Sarah Nelson Association Of Flight Attendants Cwa, Sarah, Confusion discussed on Balance of Power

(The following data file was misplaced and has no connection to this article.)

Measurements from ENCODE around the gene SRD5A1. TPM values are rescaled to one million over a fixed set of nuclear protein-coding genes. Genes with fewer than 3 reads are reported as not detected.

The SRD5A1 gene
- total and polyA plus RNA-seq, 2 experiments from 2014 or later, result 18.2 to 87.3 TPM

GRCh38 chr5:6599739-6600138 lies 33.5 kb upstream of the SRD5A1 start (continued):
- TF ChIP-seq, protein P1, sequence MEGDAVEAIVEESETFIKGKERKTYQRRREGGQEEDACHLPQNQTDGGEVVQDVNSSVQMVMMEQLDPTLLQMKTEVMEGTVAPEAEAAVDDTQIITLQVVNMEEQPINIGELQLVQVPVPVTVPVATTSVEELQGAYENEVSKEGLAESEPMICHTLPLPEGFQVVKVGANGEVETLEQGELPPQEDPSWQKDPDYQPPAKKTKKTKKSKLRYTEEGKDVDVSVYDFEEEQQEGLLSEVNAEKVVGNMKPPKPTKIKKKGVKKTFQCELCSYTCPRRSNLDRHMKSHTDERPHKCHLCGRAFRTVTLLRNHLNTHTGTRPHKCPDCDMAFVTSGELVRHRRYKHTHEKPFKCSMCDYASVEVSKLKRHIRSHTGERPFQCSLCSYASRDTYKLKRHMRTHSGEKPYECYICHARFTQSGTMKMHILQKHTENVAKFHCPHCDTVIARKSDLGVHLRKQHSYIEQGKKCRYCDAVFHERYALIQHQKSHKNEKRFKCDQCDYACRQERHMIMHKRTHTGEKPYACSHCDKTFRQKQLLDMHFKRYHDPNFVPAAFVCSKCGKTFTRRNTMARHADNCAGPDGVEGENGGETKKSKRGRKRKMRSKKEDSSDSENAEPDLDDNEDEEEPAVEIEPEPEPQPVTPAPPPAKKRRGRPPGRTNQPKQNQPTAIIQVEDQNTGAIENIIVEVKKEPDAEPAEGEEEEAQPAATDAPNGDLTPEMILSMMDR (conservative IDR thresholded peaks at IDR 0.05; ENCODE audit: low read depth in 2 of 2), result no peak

Us Major airlines have dropped their mask mandates allowing customers to choose whether or not to mask up but it's a bit more complicated than that And for more on reactions to this change we bring in Sarah Nelson association of flight attendants CWA president Sarah It's great to see you Thank you for coming back to talk to us The last time we spoke it was a few weeks back It was before the mandate actually dropped And you were talking about some of the many challenges that flight crews have experienced here Now that it's gone there's a relief for flight crews But there's also a patchwork of policies In some cities you have to have a mask in the airport only to take it off on the airplane How much of a problem is that confusion for your members It's always a problem Joe when people are giving different instruction in different spaces and they can't keep up with what the rules are Most people actually want to follow the rules and comply But when they're not prepared to do so don't have certain expectations and those expectations aren't met That gives rise for anxiety and that can often lead to conflict and it makes our jobs harder So the way that this was communicated in the first place from one moment in time will flights were already in the air Yeah That was a chaotic situation that we would not want to duplicate ever again So you would call this an improvement despite the existing confusion things are getting better for association members Well listen there was a collective sigh of relief with the end to the mask mandate and the reason for that is because flight attendants have been on the front lines taking the brunt of enforcing this We don't make the rules but we enforce the rules to keep us safe And flight of citizens themselves were having to wear those masks 15 16 17 hours a day If you include the time that they're transiting to and from the hotel So this was this was very difficult for flight attendants and they're glad that they don't have to do that anymore But I have to tell you the conflict doesn't end on the planes And because people are getting upset for a lot of different reasons And a lot of those physical confrontations that you've seen on the evening news those are the result of other issues entirely not having anything to do with masks So we still have a lot of work to do to calm down our skies With that said Sarah should customers who were kicked off of flights for being aggressive for refusing to wear a mask for actually assaulting flight crews over the last two years Should they be on a no fly list Should they never fly again Well let's be really clear If someone got physical if someone assaulted a crew member or another passenger Yeah they're flying privileges should be gone And there is a bill in Congress to put this in place that would be enforced by the TSA And we could do that We could have a transparent process where there's also a due process So people do have the ability to appeal They also have the ability to try to get off that list at some point in time But if someone was aggressive and violent absolutely they need to be banned If they just didn't follow the rules then we need to have a process in place where maybe they can come back on board if they were just refusing to comply with that mask mandate But it should not be a blanket Come on back right now because we're sending the message to everyone that the rules overall don't matter And that's just not true We have to keep everyone safe Last time we spoke you were also concerned about the role that alcohol was playing in this not so much on the airplane Sarah but in the airport and the aggressive marketing that we're seeing there are people who are getting sloshed before they get in the gate even and walking onto the plane as a starting point there The mask mandate coming down is not going to change that Should booze be banned in airports Well Joe I can tell you right now that I could take that position but it would not be a popular position And I wouldn't win Here's what we want though Alcohol has always been a problem in the skies It's always been a major contributor to disruptive passengers to violent passengers And so we don't need what happened during the pandemic which was to go policy for these concession errors in the bars in the airports that were in place for public health measures that they have kept in place because they determined this is a way that they can earn money So what we need to do is we really just need to have a crackdown in the airport where we're not pushing us to go alcohol but we've got clear signage and also that all of the bartenders are trained in the stoplight system so that they're not serving people to the point of being inebriated before they come to our planes And we just have to be really clear with people that you're the boarding will be denied If you appear to be inebriated and you can't bring your own alcohol on board you have to wait to be served by an aviation professional Your union represents 50,000 flight attendants at 17 airlines Sarah We've started hearing from some of those airlines coming back to life if you will after COVID And a lot of people strong demand to get on airplanes We've seen quite a number of delays because of a labor shortage difficulty getting cruise to Gates and timed or even to cities in time for planes to take off How much of a problem is this going to be the sort of growing pains of coming back to something closer to normal So Joe first of all I just want to really applaud our union And working with the airlines to get the federal relief in place.

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